Joe Girardi figures to be a candidate to replace Joe Maddon in the home dugout at Wrigley Field. Is he a fit as the next manager of the Chicago Cubs?
I still remember the day that St. Louis Cardinals pitcher Darryl Kile passed away. Chicago Cubs catcher Joe Girardi was called upon to make the announcement to the crowd awaiting the Cubs-Cardinals game that the contest would be postponed due to a tragedy.
Even before his playing days were over, Girardi proved himself to be a leader. Watching him as a player, I knew he would be a successful manager one day. Sure enough, he would become a World Series champion manager with the New York Yankees in 2009.
Girardi has not been in a dugout the past two years, as he left the Yankees after the 2017 season. Yet Girardi has the desire to manage again, and if he wants a job in 2020, he will get one somewhere.
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Naturally, long before the Cubs announced that Joe Maddon would not return next year, Girardi’s name came up as a potential replacement on the North Side of Chicago. The fact that he decided not to manage in 2019, even though he was at least a candidate for the Cincinnati Reds job, even led to speculation that Girardi was holding out for the Cubs job.
Looking around the internet, there are some strong opinions both for and against the Cubs hiring Girardi. If it’s experience the Cubs are seeking, there won’t be many candidates with more, as Girardi was with the Yankees for a decade, along with his one year as manager of the Florida Marlins.
Yet there’s a lot of concern about Girardi’s personality. He’s an old-school manager who has a reputation as being a bit authoritarian. Some believe that his style doesn’t fit with the Cubs’ newer analytics-based approach, while there’s also concern that Girardi won’t be able to “connect” with many of the young players on the roster.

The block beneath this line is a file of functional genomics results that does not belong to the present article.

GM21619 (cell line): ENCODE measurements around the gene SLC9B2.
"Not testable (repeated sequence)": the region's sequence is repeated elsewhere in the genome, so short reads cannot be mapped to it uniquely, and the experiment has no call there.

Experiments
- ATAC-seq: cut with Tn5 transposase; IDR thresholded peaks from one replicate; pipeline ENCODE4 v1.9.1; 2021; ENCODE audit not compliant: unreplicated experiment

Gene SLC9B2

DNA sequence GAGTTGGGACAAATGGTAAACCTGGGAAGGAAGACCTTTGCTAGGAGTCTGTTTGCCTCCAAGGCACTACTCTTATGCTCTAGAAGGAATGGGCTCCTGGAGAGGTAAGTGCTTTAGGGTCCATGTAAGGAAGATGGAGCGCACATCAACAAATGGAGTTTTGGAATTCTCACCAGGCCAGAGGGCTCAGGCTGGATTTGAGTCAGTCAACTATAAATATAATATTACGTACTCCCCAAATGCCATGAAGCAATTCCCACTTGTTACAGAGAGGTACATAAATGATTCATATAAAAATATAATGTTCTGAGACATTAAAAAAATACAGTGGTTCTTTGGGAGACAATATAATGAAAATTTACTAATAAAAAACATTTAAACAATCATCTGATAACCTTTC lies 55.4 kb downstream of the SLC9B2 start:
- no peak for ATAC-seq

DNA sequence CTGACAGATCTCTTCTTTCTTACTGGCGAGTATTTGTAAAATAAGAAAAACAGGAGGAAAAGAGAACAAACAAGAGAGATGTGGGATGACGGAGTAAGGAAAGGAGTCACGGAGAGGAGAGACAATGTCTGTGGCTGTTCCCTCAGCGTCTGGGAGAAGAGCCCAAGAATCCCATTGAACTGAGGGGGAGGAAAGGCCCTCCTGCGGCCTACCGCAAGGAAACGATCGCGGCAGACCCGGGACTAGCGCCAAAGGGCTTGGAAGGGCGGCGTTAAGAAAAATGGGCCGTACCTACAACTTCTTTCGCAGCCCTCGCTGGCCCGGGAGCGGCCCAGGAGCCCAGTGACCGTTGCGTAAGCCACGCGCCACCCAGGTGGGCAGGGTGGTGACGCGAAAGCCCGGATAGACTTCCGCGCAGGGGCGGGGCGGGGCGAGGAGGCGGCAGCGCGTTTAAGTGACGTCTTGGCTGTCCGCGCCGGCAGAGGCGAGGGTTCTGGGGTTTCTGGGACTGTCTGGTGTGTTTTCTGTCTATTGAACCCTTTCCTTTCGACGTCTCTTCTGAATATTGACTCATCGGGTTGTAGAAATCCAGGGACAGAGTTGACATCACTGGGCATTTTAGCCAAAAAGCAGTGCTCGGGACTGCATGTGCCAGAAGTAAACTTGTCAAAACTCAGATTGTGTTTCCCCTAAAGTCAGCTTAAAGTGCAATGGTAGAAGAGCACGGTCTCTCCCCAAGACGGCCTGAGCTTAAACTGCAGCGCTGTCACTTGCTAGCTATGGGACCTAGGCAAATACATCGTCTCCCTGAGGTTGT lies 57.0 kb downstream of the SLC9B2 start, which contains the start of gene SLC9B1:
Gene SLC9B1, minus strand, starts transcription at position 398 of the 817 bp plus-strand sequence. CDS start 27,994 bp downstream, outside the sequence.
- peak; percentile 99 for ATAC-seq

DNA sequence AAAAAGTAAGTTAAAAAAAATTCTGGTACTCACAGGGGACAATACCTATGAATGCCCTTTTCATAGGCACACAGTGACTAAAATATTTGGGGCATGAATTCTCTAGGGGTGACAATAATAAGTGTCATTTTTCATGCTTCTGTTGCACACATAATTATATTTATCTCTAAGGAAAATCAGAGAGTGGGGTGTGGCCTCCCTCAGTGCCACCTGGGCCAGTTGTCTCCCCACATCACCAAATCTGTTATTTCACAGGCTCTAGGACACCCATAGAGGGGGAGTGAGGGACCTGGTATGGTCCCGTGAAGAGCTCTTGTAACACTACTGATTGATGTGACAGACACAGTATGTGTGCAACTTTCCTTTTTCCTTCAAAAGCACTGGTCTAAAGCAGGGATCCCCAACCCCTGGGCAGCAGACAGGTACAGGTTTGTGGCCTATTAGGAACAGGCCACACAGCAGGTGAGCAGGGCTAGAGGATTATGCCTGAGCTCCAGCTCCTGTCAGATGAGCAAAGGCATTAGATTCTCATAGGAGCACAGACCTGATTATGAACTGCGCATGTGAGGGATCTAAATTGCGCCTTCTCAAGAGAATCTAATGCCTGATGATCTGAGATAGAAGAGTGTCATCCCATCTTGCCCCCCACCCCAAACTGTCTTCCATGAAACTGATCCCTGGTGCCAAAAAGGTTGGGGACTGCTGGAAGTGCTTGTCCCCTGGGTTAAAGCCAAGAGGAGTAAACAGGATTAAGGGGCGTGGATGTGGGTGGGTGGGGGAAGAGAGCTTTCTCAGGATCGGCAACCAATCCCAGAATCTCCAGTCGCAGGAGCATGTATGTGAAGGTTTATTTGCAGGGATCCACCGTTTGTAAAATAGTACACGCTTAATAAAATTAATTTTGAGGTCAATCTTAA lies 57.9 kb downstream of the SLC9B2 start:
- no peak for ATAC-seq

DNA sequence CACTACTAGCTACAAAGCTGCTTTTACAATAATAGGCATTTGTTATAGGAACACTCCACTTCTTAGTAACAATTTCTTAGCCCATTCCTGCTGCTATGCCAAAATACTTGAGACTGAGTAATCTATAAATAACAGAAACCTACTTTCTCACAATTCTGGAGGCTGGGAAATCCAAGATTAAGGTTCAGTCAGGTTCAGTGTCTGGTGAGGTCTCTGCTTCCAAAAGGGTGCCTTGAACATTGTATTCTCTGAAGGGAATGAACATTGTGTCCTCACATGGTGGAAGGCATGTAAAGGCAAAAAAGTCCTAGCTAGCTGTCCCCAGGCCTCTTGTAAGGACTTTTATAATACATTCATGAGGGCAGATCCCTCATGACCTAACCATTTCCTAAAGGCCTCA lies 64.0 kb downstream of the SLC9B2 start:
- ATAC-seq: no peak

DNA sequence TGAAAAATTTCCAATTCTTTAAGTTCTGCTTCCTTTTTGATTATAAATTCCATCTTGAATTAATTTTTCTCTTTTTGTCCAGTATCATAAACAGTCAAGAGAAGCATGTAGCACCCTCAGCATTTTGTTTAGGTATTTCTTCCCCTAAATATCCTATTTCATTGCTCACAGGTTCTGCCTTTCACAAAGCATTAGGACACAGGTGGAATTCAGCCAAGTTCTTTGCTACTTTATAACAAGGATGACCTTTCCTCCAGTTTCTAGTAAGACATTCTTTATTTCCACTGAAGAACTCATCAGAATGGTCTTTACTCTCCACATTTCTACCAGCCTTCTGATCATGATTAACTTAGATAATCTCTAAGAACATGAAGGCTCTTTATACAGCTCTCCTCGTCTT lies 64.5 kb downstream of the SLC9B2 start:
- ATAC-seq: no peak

Still, it’s hard to argue with his past success. Girardi won NL Manager of the Year in 2006 with the Marlins when he took a roster that easily looked like a 100-loss team and had them in contention for much of the season. Girardi also took some Yankees teams that didn’t look great on paper and kept them at least over .500 in every season. And after handling the pressure of managing in New York for a decade, Girardi should be able to handle the pressure of high expectations in Chicago.
In looking at all the potential candidates to replace Maddon, there are plenty of candidates out there who believe in analytics and who are younger with a supposed understanding of today’s player personalities.
The Cubs’ front office decision on whether to pursue Girardi will depend on how much of a culture change they want. Do they want a continuation of the more relaxed, modern atmosphere that Maddon created? Or do they want a real change in direction, as the team has been trending in the wrong direction for the past three seasons?
Either way, this is a huge decision. If they want the former, perhaps they’ll want to promote bench coach Mark Loretta or go after a more inexperienced guy like David Ross or Mark DeRosa. However, if the Cubs want real change in 2020, Joe Girardi is the guy. I have the feeling that Girardi would jump at the chance to manage the Cubs; hopefully, the Cubs will at least give him a fair look.